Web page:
• m 1 = ½ mAB
  • m 2 = ½ mBCA
  • Examples
  • Line m is tangent to the circle. Find the measure of the red angle or arc.
  • Examples
  • BC is tangent to the circle. Find m CBD.
  • Theorems
  • If two chords intersect in the interior of a circle, then the measure of each angle is one half the sum of the measures of the arcs intercepted by the angle and its vertical angle.
  • x = ½ (mPS + mRQ)
  • x = ½ (106 + 174 )
  • x = 140
  • TheoremsBA
  • m 1 = ½ (mBC – mAC)
  • m 2 = ½ (mPQR – mPR)
  • m 3 = ½ (mXY – mWZ)
  • 1CP2QRXW3ZYMore Examples
  • Pg. 624 #2-7
  • 10.5 Segment Lengths in Circles
  • When 2 chords intersect inside of a circle, each chord is divided into 2 segments, called segments of a chord.
  • When this happens, the product of the lengths of the segments of one chord is equal to the product of the lengths of the segments of the other chord.
  • Examples
  • Find x.
  • Vocabulary
  • PS is a tangent segment because it is tangent to the circle at an endpoint.
  • PR is a secant segment and PQ is the external segment of PR.
  • Theorems
  • EA EB = EC ED
  • BAECDTheorems
  • (EA)2 = EC ED
  • EA is a tangent segment, ED is a secant segment.
  • AECDExamples
  • Find x.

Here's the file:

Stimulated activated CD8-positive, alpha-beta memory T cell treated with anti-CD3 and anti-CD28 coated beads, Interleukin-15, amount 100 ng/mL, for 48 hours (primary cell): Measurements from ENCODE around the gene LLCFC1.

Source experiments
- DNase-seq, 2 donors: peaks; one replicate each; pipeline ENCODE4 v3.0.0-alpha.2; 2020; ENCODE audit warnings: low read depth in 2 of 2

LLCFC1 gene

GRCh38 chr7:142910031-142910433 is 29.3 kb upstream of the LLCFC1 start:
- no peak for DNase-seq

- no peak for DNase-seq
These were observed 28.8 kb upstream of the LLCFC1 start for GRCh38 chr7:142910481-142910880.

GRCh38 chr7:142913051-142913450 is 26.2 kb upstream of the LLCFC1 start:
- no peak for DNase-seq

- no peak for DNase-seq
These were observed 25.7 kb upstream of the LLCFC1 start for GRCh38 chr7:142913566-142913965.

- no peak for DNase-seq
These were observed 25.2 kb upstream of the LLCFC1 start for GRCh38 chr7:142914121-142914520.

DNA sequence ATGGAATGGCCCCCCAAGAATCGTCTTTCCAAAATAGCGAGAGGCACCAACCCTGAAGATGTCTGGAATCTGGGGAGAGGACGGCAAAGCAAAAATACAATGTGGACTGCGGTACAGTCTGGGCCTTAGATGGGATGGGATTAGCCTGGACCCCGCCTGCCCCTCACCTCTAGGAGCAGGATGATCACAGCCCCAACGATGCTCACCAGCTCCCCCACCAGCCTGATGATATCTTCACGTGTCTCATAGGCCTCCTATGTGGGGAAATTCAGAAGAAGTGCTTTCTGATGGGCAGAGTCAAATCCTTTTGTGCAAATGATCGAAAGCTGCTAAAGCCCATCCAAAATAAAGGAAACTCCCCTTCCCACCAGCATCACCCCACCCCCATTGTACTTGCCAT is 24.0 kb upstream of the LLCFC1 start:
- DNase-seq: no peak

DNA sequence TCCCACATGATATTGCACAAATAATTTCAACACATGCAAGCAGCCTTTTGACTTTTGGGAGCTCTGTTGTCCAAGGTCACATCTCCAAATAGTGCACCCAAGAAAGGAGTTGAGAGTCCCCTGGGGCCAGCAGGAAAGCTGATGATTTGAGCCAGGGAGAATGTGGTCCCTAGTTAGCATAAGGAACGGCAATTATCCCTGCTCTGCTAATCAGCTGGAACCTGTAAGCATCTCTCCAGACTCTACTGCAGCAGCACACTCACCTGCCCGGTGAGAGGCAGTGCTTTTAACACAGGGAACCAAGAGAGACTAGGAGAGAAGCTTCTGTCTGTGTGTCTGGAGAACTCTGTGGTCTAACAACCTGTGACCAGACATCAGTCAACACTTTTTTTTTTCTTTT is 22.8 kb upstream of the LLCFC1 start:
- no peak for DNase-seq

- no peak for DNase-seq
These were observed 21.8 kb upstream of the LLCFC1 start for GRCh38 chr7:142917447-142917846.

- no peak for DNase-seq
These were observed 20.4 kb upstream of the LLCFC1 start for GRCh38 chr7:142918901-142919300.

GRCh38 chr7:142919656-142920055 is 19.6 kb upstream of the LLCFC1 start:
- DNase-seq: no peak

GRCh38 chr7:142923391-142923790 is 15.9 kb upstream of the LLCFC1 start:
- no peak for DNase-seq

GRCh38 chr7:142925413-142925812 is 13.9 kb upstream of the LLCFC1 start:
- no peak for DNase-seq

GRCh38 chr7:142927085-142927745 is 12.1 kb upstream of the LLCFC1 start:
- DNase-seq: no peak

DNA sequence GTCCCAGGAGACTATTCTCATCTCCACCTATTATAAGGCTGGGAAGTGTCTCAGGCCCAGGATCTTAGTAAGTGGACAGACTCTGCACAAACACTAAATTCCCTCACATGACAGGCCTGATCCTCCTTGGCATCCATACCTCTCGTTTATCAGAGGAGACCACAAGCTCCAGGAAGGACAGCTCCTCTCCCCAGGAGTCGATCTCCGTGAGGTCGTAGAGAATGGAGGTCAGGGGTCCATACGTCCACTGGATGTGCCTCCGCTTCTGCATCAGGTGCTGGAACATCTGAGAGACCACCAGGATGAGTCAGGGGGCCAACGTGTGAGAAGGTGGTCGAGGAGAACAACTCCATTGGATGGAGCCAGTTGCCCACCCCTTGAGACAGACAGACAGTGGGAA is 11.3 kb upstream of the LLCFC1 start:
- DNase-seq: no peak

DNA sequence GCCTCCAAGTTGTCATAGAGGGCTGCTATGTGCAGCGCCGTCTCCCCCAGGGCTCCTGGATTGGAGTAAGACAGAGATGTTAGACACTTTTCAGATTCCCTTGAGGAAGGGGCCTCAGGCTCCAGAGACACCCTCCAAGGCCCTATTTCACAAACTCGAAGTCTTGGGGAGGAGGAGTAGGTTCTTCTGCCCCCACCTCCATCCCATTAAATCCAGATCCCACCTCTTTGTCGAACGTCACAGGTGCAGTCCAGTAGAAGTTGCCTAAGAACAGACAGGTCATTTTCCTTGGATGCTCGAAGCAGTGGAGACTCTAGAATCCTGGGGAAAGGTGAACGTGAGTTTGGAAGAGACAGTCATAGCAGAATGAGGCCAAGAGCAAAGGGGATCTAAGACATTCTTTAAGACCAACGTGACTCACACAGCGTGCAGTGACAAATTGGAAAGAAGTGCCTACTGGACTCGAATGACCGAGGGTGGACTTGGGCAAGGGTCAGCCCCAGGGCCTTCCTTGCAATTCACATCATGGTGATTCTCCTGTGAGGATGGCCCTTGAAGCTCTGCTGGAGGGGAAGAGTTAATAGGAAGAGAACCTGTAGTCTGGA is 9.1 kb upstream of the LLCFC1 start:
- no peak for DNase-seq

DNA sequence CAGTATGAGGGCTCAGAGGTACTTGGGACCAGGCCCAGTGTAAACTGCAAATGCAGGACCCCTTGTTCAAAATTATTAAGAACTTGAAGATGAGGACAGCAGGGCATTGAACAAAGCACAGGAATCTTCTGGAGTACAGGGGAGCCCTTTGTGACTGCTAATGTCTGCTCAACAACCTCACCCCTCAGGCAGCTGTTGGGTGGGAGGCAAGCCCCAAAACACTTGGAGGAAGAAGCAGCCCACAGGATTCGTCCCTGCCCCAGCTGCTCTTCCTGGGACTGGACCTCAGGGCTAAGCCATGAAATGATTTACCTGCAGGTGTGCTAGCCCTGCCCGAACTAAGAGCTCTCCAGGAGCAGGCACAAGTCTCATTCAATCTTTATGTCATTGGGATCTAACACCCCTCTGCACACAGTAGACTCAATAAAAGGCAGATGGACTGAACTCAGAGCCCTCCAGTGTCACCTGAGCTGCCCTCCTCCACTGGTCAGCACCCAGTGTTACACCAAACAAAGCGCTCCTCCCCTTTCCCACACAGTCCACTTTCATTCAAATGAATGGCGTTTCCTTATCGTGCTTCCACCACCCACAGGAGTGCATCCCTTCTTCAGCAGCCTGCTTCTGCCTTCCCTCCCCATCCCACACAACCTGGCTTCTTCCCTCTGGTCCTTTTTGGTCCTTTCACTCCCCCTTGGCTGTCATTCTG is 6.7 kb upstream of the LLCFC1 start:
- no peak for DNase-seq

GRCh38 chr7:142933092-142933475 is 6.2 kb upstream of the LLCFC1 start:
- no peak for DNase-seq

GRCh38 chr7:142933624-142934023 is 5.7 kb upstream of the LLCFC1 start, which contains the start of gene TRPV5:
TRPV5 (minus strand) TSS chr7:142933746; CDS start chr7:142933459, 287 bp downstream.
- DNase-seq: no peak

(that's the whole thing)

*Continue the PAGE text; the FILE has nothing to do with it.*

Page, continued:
• Examples
  • Find x.
  • x ___ = 10 ___X2 = 4 ____Examples10.6 Equations of Circles
  • You can write the equation of a circle in a coordinate plane if you know its radius and the coordinates of its center.
  • Suppose the radius is r and its center is at ( h, k)
  • (x – h)2 + (y – k)2 = r2
  • (standard equation of a circle)
  • Examples
  • If the circle has a radius of 7.1 and a center at ( -4, 0), write the equation of the circle.
  • (x – h)2 + (y – k)2 = r2
  • (x – -4)2 + (y – 0)2 = 7.12
  • (x + 4)2 + y2 = 50.41
  • Examples
  • The point (1, 2) is on a circle whose center is (5, -1). Write the standard equation of the circle.
  • Find the radius. (Use the distance formula)
  • .
  • .
  • .
  • (x – 5)2 + (y – -1)2 = 52
  • (x – 5)2 + (y +1)2 = 25
  • Graphing a Circle
  • The equation of the circle is: (x + 2)2 + (y – 3)2 = 9
  • Rewrite the equation to find the center and the radius.
  • (x – (-2))2 + (y – 3)2 = 32
  • The center is (-2, 3) and the radius is 3.
  • Graphing a Circle
  • The center is (-2, 3) and the radius is 3.
  • Examples
  • Do Practice 10.6C or B together.